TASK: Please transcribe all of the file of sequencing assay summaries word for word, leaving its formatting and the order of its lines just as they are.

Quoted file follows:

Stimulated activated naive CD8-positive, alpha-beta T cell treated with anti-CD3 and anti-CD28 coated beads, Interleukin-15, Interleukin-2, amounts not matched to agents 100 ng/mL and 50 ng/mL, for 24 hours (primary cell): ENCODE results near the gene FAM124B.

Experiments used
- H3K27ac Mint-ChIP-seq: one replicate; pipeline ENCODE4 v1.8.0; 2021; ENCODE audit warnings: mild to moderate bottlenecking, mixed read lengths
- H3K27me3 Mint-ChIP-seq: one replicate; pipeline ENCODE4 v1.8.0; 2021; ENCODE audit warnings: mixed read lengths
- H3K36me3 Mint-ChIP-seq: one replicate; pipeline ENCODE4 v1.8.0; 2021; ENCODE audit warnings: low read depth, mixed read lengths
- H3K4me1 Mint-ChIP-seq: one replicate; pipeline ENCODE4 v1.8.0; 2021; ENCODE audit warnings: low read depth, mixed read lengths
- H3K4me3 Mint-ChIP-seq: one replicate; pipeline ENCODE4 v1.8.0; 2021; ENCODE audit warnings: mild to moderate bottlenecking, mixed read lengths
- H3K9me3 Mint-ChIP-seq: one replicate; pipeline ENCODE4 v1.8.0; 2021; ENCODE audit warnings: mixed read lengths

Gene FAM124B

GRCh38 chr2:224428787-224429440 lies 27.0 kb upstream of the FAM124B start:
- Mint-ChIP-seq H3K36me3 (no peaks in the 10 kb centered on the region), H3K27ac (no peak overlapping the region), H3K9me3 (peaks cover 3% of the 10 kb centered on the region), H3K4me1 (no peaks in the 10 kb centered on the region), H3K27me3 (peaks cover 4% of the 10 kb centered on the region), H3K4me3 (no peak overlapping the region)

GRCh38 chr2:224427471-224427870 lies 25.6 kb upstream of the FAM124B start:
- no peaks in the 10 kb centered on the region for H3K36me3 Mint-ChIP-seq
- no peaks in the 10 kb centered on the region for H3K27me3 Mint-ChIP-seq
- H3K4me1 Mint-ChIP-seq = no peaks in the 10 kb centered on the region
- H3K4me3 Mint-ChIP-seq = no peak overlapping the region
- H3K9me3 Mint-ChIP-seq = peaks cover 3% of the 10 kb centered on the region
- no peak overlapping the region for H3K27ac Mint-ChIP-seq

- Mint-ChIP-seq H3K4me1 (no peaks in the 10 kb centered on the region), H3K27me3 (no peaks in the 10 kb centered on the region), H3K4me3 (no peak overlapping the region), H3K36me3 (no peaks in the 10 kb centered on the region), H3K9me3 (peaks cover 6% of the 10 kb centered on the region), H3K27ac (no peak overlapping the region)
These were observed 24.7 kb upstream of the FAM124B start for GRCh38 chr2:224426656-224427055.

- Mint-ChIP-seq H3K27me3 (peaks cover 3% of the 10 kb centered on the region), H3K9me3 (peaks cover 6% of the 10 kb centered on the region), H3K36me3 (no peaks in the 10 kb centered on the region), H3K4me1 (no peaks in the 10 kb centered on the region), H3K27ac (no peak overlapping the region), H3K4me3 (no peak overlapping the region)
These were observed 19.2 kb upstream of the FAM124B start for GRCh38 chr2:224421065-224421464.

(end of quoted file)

Stimulated activated naive CD8-positive, alpha-beta T cell treated with anti-CD3 and anti-CD28 coated beads, Interleukin-15, Interleukin-2, amounts not matched to agents 100 ng/mL and 50 ng/mL, for 24 hours (primary cell): ENCODE results near the gene FAM124B.

Experiments used
- H3K27ac Mint-ChIP-seq: one replicate; pipeline ENCODE4 v1.8.0; 2021; ENCODE audit warnings: mild to moderate bottlenecking, mixed read lengths
- H3K27me3 Mint-ChIP-seq: one replicate; pipeline ENCODE4 v1.8.0; 2021; ENCODE audit warnings: mixed read lengths
- H3K36me3 Mint-ChIP-seq: one replicate; pipeline ENCODE4 v1.8.0; 2021; ENCODE audit warnings: low read depth, mixed read lengths
- H3K4me1 Mint-ChIP-seq: one replicate; pipeline ENCODE4 v1.8.0; 2021; ENCODE audit warnings: low read depth, mixed read lengths
- H3K4me3 Mint-ChIP-seq: one replicate; pipeline ENCODE4 v1.8.0; 2021; ENCODE audit warnings: mild to moderate bottlenecking, mixed read lengths
- H3K9me3 Mint-ChIP-seq: one replicate; pipeline ENCODE4 v1.8.0; 2021; ENCODE audit warnings: mixed read lengths

Gene FAM124B

GRCh38 chr2:224428787-224429440 lies 27.0 kb upstream of the FAM124B start:
- Mint-ChIP-seq H3K36me3 (no peaks in the 10 kb centered on the region), H3K27ac (no peak overlapping the region), H3K9me3 (peaks cover 3% of the 10 kb centered on the region), H3K4me1 (no peaks in the 10 kb centered on the region), H3K27me3 (peaks cover 4% of the 10 kb centered on the region), H3K4me3 (no peak overlapping the region)

GRCh38 chr2:224427471-224427870 lies 25.6 kb upstream of the FAM124B start:
- no peaks in the 10 kb centered on the region for H3K36me3 Mint-ChIP-seq
- no peaks in the 10 kb centered on the region for H3K27me3 Mint-ChIP-seq
- H3K4me1 Mint-ChIP-seq = no peaks in the 10 kb centered on the region
- H3K4me3 Mint-ChIP-seq = no peak overlapping the region
- H3K9me3 Mint-ChIP-seq = peaks cover 3% of the 10 kb centered on the region
- no peak overlapping the region for H3K27ac Mint-ChIP-seq

- Mint-ChIP-seq H3K4me1 (no peaks in the 10 kb centered on the region), H3K27me3 (no peaks in the 10 kb centered on the region), H3K4me3 (no peak overlapping the region), H3K36me3 (no peaks in the 10 kb centered on the region), H3K9me3 (peaks cover 6% of the 10 kb centered on the region), H3K27ac (no peak overlapping the region)
These were observed 24.7 kb upstream of the FAM124B start for GRCh38 chr2:224426656-224427055.

- Mint-ChIP-seq H3K27me3 (peaks cover 3% of the 10 kb centered on the region), H3K9me3 (peaks cover 6% of the 10 kb centered on the region), H3K36me3 (no peaks in the 10 kb centered on the region), H3K4me1 (no peaks in the 10 kb centered on the region), H3K27ac (no peak overlapping the region), H3K4me3 (no peak overlapping the region)
These were observed 19.2 kb upstream of the FAM124B start for GRCh38 chr2:224421065-224421464.